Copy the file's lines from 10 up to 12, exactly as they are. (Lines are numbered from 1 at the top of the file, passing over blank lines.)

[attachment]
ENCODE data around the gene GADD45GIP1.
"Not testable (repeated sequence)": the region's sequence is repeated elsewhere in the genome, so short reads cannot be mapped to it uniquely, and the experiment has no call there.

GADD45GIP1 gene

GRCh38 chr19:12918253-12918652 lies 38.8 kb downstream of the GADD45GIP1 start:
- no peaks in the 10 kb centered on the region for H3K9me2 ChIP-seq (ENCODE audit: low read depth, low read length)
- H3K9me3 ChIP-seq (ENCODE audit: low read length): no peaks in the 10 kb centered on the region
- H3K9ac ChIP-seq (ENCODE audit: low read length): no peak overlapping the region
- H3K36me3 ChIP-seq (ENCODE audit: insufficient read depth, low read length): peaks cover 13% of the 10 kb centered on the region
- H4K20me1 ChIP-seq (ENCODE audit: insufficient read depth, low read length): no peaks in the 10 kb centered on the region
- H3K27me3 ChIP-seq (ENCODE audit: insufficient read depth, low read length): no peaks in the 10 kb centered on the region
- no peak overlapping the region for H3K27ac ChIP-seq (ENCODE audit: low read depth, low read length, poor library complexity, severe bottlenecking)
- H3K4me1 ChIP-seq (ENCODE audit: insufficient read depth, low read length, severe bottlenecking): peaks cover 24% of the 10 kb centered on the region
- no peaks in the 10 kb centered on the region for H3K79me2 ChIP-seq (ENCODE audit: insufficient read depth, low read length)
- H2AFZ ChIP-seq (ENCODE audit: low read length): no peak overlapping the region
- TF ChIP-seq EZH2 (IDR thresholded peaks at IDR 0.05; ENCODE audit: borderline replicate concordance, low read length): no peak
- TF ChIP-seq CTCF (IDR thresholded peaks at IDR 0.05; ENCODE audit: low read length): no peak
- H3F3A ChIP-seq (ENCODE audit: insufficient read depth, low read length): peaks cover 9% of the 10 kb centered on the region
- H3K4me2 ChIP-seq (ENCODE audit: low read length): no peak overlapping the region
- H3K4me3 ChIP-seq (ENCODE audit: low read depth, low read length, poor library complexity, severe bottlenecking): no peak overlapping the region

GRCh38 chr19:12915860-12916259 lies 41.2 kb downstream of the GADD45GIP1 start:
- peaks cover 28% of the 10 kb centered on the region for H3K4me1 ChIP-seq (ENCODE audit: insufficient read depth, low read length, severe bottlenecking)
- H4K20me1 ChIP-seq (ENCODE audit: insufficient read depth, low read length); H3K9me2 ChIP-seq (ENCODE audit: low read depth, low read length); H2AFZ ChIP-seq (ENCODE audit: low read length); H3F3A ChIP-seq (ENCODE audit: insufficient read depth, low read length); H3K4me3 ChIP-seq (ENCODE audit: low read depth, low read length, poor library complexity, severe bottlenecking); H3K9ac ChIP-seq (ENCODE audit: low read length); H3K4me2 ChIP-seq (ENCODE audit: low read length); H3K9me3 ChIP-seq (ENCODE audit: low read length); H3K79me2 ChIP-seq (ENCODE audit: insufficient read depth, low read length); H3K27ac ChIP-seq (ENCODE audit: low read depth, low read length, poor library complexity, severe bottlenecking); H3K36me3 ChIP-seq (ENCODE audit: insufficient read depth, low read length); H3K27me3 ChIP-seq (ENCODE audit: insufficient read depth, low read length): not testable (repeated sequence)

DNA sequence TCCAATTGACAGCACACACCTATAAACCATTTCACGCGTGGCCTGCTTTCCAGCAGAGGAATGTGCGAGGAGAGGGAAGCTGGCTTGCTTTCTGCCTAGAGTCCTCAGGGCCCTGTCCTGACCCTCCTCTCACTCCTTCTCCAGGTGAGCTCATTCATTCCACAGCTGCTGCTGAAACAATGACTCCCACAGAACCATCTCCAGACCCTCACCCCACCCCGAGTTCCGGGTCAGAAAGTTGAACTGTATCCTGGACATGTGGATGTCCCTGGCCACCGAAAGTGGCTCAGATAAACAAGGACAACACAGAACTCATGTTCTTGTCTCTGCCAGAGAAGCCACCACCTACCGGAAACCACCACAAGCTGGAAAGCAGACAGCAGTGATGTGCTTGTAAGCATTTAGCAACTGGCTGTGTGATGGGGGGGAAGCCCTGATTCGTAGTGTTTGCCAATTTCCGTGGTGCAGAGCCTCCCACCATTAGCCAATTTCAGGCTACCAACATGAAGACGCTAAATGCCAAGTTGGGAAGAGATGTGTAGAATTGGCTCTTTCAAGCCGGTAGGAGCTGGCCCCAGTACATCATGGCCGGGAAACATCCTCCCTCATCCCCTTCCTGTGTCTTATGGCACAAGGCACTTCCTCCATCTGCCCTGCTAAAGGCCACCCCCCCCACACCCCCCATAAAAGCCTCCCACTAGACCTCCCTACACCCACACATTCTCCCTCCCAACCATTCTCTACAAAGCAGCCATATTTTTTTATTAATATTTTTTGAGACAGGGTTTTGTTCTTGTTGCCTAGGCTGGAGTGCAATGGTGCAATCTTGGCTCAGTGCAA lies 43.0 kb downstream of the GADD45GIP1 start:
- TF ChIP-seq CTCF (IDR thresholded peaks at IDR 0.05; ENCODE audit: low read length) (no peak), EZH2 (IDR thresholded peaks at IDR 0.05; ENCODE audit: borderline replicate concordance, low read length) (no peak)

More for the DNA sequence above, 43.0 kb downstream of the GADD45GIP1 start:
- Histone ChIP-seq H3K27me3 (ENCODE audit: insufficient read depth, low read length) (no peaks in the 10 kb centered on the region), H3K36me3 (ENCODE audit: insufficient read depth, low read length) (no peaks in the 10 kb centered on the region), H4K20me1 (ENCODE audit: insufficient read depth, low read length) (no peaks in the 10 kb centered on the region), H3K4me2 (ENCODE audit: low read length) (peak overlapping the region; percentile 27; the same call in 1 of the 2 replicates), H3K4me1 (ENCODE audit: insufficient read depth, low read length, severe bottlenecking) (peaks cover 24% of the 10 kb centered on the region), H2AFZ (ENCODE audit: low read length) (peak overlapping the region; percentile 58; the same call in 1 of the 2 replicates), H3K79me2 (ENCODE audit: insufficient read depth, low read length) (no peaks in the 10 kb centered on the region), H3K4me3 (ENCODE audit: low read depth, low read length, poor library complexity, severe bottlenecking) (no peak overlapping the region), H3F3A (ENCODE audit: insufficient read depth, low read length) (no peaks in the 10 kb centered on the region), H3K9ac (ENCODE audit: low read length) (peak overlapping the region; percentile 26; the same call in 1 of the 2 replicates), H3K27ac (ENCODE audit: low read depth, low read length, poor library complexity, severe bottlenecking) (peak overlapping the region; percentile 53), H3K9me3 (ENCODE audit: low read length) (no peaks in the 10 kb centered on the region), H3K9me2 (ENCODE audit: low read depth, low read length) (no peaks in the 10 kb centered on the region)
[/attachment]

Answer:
- H3K27me3 ChIP-seq (ENCODE audit: insufficient read depth, low read length): no peaks in the 10 kb centered on the region
- no peak overlapping the region for H3K27ac ChIP-seq (ENCODE audit: low read depth, low read length, poor library complexity, severe bottlenecking)
- H3K4me1 ChIP-seq (ENCODE audit: insufficient read depth, low read length, severe bottlenecking): peaks cover 24% of the 10 kb centered on the region